Sat, Apr 13 2013. 12 08 AM IST
Chennai’s love for cheesy ‘compliments’
From the Great Chennai Paradox to the American ‘throw ins’—why this love for useless freebies?
Chennai shoppers buy a lot of gold, but a freebie makes them smile. Photo: McKay Savage/Wikimedia Commons
The lady wants a “compliment”. Nay, she insists on it. She has, after all, spent a few million rupees buying gold jewels at Malabar Gold. “Why no compliment?” she asks. The salesman pulls out a logo-ed plastic bag.
“Of course, I will give you a compliment, Mother,” he says. “If not for you, who will I give the compliment to?” He winks.
The sari-clad matron grudgingly accepts the cellophane-wrapped plastic bag. “No calendar?” she asks.
This then is the Great Chennai Paradox. Locals will spend a million bucks on gold and silks. They may even like their purchases. But they won’t truly feel satisfied till they get a cheesy calendar or plastic bag as a “compliment”.
To get a measure of this paradox, you have to begin at Panagal Park in T Nagar, where gold and silk shops spread as far as the eye can see. Named after the “Raja of Panagal” and Thyagaraya Chettiar—early founders of the anti-Brahmin Justice Party, T Nagar and Panagal Park have lost the socialist sentiments and proletarian leanings of the men after whom they were named. Instead, the area has turned into an elite shopping district, dedicated to the spending of moolah rather than upholding Dravidian son-of-the-soil principles. T Nagar is where you go to buy those awful Swarovski-studded Kanjeevarams, sold alongside genuine weaves at Sundari Silks, RmKV (the short acronym no doubt hides a long south Indian name), or Pothys.
Young Chennai eschews these old bastions. No Nalli and Kumaran silks for them and certainly no Rangachari’s, famous for its Sungudi saris—Tamil Nadu’s answer to Bandhini. For a selection of quintessential Tamil Nadu weaves from Arni, Dharmavaram, Chettinad, Madurai and Uraiyur, Rangachari’s is the place to go. The young set frequents boutiques such as Manjal (meaning turmeric) for Chettinad cottons, Sarangi near Loyola College for Ethicus organic saris, Ushas and Shilpi (old favourites still going strong) for dress materials and saris, or Tulsi Silks for wedding saris. Young Chennai doesn’t ask for a discount; and it most definitely does not ask for free “compliments” after buying a `50,000 sari.
Chennai isn’t alone with respect to the “compliment” concept. It may be called by other terms in other Indian cities, but the love of freebies is pan-Indian and perhaps global. Americans ask for “throw ins” when they buy cars. “Why don’t you throw in a car stereo with that BMW?” Travellers ask hotels and airlines for free upgrades—to first class or Club rooms. My grandparents asked for God calendars and bright yellow Leo Coffee cloth bags, which accumulated by the dozen in our dank storeroom.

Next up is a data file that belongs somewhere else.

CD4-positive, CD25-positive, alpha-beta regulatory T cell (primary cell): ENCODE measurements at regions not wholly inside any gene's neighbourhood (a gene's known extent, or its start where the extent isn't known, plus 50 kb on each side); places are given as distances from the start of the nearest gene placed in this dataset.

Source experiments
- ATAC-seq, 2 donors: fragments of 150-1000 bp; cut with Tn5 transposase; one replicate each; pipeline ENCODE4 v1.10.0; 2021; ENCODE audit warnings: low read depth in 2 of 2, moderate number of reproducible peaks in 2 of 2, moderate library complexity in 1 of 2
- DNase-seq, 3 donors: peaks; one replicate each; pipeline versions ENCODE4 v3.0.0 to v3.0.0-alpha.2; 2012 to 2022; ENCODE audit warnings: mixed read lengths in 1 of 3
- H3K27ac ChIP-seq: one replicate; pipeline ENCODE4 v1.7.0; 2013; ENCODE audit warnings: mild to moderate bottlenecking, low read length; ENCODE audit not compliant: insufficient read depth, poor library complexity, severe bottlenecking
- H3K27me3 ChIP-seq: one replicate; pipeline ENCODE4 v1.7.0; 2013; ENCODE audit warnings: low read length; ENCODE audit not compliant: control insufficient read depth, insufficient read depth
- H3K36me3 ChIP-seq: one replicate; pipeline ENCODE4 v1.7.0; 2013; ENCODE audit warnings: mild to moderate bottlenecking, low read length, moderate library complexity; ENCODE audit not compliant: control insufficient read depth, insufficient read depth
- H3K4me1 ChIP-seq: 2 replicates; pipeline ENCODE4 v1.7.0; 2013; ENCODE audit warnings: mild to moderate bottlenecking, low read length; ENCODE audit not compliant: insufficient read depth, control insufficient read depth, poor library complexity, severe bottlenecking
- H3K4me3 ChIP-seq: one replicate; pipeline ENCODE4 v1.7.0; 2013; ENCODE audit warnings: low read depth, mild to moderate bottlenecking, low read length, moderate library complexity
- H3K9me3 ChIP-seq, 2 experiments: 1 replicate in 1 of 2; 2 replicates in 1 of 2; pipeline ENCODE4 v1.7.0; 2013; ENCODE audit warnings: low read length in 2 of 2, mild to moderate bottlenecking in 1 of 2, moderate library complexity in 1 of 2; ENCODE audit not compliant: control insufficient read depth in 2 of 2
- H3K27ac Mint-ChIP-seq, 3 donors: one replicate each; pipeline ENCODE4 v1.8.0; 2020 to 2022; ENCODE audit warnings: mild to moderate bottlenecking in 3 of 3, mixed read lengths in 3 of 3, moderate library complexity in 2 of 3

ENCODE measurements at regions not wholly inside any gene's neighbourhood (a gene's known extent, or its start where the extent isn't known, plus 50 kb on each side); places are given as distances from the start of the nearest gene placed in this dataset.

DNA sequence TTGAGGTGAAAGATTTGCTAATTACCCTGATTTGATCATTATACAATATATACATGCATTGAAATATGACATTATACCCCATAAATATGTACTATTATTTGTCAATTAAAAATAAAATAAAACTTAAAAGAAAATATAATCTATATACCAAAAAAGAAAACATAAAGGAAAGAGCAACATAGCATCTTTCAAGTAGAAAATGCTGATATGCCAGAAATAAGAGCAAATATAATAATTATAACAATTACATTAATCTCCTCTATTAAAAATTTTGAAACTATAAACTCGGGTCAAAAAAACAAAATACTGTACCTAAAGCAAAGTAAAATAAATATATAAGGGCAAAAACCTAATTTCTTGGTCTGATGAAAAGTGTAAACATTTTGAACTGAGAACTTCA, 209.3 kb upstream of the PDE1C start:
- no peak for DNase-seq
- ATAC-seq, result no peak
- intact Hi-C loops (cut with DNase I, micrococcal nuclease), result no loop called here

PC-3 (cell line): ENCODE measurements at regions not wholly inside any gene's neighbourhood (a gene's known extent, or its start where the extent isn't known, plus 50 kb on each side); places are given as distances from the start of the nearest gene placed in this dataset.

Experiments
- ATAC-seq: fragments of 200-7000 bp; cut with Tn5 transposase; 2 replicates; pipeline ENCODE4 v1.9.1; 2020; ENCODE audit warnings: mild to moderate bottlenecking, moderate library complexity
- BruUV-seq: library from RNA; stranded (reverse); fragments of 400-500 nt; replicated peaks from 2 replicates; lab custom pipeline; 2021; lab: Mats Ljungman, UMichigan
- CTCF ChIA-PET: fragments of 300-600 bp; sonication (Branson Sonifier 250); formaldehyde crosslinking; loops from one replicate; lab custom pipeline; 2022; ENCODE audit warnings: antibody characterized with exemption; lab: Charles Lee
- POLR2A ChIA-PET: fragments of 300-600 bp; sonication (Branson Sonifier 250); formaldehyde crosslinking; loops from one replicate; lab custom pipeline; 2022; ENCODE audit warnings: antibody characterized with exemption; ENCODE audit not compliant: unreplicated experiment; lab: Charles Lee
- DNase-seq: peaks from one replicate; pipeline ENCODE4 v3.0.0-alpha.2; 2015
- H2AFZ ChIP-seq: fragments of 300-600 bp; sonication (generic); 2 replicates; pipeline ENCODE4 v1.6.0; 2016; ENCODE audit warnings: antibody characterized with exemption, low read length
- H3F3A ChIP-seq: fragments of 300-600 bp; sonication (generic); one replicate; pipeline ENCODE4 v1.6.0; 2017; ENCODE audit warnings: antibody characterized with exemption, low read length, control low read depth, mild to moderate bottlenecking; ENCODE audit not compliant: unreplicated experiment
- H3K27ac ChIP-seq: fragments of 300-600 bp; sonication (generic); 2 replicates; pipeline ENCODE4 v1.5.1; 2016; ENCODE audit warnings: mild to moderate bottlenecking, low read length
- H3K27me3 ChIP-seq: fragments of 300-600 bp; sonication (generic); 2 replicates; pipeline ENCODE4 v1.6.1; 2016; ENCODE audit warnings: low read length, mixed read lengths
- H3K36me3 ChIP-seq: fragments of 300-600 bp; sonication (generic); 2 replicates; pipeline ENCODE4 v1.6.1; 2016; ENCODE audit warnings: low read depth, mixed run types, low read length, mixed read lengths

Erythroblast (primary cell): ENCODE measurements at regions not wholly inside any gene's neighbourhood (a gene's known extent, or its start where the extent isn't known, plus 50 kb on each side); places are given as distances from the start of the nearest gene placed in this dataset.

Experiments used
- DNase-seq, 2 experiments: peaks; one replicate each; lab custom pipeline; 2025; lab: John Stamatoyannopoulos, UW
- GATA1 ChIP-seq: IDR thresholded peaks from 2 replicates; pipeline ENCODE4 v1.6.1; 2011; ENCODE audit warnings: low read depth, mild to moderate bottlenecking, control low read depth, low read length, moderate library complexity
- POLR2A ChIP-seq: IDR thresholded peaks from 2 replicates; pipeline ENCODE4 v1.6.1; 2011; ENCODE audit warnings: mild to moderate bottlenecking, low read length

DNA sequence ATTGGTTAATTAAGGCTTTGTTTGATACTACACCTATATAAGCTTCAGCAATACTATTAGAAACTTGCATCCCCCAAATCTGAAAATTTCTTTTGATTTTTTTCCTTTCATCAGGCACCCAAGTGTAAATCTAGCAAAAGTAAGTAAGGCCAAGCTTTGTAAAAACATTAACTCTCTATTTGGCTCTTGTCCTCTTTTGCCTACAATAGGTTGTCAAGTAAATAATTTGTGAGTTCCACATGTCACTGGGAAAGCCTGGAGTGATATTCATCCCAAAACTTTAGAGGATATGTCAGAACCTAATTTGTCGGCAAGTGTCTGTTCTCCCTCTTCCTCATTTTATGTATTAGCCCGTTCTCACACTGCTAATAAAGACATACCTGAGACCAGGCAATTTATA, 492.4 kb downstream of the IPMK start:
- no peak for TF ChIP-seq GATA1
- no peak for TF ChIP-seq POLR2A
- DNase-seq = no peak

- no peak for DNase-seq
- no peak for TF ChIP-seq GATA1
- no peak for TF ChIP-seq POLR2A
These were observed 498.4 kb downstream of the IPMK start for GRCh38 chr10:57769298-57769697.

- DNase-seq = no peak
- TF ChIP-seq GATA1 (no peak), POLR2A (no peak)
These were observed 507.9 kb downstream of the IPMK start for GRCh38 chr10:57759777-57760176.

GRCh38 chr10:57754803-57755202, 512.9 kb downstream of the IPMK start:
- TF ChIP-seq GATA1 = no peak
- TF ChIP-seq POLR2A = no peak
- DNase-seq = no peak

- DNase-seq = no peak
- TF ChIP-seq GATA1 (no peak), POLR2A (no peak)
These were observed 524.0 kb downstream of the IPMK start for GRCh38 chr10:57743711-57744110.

Why this love for useless freebies? It is not value for money—our tendency to bargain takes care of that. Retail outlets use freebies to attract shoppers. Buy two, get one free—that sort of thing. The “compliment” concept, though, happens after the sale and has little to do with the amount spent. It has to do with customer happiness. An executive may be willing to pay `20,000 for a hotel suite but give him a free bottle of `400 wine and he will feel inordinately pleased.
Comedian Ash Chandler says that countries have tones: Russian sounds threatening; French, indignant; Italian sounds macho; German, precise. As for Indians, he says, we sound like we are negotiating, even when we make a date. “Come early, na? Let’s have a drink before dinner.” We drum down prices and forget the big picture in our hot pursuit of a deal. The sound of India may well be the sound of bargaining.
The sound of negotiation, bargaining, haranguing, call it what you will, rises to a crescendo in Mylapore, the mecca for shopping in old Chennai. Sari-clad matrons with oiled chignons haggle over the jasmine strings they adorn their hair with; they ask for the daily panchangam for free when they buy papad at the Ambika Appalam Depot; they stand in line for a free leaf-cup of sundal (Chennai’s chaat) after buying badam (almond) halwa at The Grand Sweets and Snacks. Mylapore has everything traditional Tamil-Brahmin families need and often their shopping takes a predictable route: ruby-like costume “temple” jewellery at Sukra Jewellery; Carnatic music CDs at Giri Trading; Hindu altar items at Indra Brass Pooja Metal Stores; topped off with a rava-masala dosa on a banana leaf at the Mylai Karpagambal Mess. These shops are a few steps from each other but often, the expedition takes hours because of the amount of back-and-forth bargaining in every shop. “Throw in a free CD,” at Giri Traders. “How about a free beeda (paan)?” at the Mylai Karpagambal Mess, and a free God image at Indra Pooja. If all else fails, we try to sneak in some free air conditioning.
At the Express Avenue mall, Chennai, one day, I ran into my septuagenarian uncle, ambling through its air-conditioned corridors with seven wizened buddies. “Too hot to walk on the beach, so we take our daily evening stroll in here,” he said in explanation. “Free air conditioning”.
They were clad in the Chennai elder uniform: white dhoti, (mis)matched with blazing yellow sneakers and a brown sweater to ward off the “chill” in case the temperature dropped from sweltering to bearable.
“The security guards at the mall hate us because we come in a group and don’t buy a thing,” added my uncle. “I hope they don’t start charging us an entry fee.”
The group cackled and ambled off.
Free air conditioning? Why this love for cheesy freebies?
Shoba Narayan had a drink at the ITC Grand Chola en route to the airport for its “free” air conditioning. Write to her at email@example.com.
Also Read | Shoba’s previous Lounge columns